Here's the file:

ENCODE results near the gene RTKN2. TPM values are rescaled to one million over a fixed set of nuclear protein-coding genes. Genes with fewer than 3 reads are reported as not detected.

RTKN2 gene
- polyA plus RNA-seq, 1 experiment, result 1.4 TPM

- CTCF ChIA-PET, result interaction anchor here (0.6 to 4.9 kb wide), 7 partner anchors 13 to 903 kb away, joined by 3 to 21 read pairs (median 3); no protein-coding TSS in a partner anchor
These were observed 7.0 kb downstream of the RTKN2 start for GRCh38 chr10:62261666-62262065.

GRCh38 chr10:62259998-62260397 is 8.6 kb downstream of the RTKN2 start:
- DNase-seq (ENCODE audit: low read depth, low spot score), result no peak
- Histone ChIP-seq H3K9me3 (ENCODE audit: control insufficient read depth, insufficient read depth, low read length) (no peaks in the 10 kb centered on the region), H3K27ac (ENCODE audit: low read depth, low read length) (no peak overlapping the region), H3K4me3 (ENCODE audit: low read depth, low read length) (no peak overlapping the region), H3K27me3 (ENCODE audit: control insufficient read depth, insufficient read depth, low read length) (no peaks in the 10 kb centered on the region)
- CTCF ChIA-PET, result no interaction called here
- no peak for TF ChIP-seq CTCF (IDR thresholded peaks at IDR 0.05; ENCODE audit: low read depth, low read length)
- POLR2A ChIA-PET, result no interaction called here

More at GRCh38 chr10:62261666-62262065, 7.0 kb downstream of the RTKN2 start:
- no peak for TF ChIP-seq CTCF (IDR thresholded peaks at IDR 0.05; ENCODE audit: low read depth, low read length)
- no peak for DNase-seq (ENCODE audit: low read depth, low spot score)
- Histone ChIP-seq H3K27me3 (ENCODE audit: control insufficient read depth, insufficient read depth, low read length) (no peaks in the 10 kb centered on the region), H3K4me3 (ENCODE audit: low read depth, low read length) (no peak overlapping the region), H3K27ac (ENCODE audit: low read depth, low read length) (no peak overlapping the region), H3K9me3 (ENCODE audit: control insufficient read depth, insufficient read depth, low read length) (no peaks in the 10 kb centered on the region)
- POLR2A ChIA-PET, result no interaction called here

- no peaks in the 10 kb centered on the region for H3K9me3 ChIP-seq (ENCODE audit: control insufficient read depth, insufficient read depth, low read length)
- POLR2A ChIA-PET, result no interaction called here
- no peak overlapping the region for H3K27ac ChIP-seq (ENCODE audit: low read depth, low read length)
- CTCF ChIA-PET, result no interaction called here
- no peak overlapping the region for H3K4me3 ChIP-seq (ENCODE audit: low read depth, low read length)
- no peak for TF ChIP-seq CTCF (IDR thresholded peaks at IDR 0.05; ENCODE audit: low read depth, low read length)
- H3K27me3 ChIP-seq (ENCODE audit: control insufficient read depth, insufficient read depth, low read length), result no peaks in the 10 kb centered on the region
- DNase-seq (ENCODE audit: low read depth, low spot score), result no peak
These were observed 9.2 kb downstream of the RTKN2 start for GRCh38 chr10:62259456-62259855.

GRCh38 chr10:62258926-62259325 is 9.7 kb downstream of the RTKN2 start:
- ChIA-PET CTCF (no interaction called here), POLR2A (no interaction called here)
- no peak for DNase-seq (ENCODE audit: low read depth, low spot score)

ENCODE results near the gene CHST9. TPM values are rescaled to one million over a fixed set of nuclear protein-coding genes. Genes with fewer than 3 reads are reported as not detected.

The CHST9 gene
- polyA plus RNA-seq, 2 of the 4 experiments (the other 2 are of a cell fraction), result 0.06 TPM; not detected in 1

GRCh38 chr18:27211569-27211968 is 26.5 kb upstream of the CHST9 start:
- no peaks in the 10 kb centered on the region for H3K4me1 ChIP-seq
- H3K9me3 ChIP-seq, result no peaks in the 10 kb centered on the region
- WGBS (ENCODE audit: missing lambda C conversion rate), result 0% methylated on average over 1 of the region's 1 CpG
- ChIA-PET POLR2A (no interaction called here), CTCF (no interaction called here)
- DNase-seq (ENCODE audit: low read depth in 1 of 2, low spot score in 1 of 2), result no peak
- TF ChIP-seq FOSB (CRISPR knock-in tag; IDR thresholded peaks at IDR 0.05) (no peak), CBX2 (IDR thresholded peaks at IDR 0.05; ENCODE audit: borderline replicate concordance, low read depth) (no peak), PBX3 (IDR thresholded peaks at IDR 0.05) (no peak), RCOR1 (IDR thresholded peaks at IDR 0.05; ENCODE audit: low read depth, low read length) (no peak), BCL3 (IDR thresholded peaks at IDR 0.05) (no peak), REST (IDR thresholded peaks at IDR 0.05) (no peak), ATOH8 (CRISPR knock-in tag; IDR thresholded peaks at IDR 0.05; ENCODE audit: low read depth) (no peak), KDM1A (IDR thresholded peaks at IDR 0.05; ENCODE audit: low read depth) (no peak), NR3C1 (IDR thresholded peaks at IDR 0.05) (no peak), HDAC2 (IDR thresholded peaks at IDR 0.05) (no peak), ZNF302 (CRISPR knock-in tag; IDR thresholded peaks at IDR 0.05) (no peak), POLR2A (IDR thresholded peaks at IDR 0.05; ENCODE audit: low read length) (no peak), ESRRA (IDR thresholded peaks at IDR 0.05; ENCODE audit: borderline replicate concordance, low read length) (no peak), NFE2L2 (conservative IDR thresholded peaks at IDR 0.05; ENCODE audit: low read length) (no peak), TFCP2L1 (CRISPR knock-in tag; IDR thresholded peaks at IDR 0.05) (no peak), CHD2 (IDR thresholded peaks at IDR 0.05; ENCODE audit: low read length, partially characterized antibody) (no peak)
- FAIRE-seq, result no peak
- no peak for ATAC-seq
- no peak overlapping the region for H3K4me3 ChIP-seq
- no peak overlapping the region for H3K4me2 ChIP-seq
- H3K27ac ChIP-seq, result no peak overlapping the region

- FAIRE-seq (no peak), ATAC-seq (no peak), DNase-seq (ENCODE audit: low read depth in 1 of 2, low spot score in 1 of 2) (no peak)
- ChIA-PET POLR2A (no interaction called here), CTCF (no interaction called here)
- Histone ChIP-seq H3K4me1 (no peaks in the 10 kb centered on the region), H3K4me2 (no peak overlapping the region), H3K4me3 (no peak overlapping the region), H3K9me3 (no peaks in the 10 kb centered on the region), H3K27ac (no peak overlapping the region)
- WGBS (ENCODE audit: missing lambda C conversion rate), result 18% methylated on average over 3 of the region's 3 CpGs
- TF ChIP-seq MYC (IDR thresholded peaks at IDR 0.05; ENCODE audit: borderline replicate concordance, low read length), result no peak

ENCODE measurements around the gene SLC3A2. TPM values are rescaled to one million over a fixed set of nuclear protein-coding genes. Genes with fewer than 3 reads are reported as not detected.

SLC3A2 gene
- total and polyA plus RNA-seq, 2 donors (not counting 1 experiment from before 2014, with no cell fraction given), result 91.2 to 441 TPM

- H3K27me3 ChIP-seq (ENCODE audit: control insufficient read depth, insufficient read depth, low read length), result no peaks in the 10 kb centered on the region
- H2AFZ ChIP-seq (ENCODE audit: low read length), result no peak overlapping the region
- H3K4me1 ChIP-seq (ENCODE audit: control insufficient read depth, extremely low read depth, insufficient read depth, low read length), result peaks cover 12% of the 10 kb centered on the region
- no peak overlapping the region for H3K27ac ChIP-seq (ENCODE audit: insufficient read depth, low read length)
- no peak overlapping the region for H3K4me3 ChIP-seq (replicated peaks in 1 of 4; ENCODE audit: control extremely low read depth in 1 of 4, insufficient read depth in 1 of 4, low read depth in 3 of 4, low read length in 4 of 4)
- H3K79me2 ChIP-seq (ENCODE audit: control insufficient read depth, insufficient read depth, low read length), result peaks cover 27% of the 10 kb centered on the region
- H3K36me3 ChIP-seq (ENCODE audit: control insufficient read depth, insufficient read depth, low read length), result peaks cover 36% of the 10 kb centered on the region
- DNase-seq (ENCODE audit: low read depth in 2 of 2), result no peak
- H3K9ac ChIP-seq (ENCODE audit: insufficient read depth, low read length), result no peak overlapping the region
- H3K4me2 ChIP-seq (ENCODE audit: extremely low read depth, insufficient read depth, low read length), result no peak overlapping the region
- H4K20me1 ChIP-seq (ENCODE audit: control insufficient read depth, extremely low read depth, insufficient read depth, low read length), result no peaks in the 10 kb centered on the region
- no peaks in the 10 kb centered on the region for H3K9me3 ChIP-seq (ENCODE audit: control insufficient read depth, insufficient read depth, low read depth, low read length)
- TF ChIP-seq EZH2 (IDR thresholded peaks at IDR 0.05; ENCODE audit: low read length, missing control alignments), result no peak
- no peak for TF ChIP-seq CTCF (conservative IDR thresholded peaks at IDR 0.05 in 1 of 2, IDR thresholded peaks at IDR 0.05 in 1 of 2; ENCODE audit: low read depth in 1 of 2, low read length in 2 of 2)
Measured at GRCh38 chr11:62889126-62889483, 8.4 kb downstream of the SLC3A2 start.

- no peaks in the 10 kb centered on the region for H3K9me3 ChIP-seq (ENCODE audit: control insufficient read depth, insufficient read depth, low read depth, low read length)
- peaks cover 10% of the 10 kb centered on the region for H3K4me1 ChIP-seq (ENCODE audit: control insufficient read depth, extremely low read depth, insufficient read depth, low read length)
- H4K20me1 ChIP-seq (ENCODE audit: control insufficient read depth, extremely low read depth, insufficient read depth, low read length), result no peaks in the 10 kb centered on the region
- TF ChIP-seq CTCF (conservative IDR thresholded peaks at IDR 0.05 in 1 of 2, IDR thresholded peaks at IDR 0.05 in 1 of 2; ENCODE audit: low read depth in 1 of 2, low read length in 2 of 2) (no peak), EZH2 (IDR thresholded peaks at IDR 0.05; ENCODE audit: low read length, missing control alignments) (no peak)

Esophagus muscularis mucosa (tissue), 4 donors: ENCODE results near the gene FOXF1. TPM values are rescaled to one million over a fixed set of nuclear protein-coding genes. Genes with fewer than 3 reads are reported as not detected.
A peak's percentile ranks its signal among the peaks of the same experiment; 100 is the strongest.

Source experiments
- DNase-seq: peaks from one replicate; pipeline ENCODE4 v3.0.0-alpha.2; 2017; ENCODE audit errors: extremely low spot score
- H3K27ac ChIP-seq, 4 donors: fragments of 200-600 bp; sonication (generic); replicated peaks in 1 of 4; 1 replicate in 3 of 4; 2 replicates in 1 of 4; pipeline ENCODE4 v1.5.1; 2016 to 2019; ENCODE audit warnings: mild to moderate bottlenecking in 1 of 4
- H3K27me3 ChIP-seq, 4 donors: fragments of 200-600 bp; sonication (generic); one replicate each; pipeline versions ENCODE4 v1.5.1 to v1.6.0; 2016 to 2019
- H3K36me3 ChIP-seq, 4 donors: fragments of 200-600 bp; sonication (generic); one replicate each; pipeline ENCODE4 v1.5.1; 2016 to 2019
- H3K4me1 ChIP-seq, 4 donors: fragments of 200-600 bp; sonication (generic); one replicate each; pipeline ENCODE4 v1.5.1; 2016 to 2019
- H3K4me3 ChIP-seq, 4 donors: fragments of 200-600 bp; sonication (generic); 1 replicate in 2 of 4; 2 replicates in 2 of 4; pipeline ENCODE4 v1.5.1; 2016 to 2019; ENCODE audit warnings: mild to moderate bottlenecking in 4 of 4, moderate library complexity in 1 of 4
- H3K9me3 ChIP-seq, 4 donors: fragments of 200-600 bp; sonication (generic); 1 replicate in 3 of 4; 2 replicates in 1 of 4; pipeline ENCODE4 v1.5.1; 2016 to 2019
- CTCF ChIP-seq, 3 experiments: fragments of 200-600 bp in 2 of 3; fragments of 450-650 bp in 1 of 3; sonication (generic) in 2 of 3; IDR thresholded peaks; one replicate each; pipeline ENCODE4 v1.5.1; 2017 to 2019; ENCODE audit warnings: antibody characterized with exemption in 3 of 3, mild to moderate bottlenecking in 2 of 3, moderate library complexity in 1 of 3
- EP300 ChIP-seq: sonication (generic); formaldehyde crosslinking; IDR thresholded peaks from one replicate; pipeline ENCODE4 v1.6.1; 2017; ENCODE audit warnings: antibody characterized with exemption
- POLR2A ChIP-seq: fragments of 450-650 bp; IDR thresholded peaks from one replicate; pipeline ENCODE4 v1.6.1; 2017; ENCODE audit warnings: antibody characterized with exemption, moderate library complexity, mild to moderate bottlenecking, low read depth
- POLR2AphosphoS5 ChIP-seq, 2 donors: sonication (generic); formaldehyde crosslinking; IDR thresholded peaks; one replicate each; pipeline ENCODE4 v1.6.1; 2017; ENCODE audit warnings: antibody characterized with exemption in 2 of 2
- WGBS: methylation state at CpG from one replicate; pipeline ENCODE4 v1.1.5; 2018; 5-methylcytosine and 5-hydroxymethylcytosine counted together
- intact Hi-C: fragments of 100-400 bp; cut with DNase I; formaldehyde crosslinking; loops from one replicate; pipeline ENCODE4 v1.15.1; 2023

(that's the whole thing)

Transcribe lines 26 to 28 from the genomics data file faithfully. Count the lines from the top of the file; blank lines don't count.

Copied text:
GRCh38 chr10:62258926-62259325 is 9.7 kb downstream of the RTKN2 start:
- ChIA-PET CTCF (no interaction called here), POLR2A (no interaction called here)
- no peak for DNase-seq (ENCODE audit: low read depth, low spot score)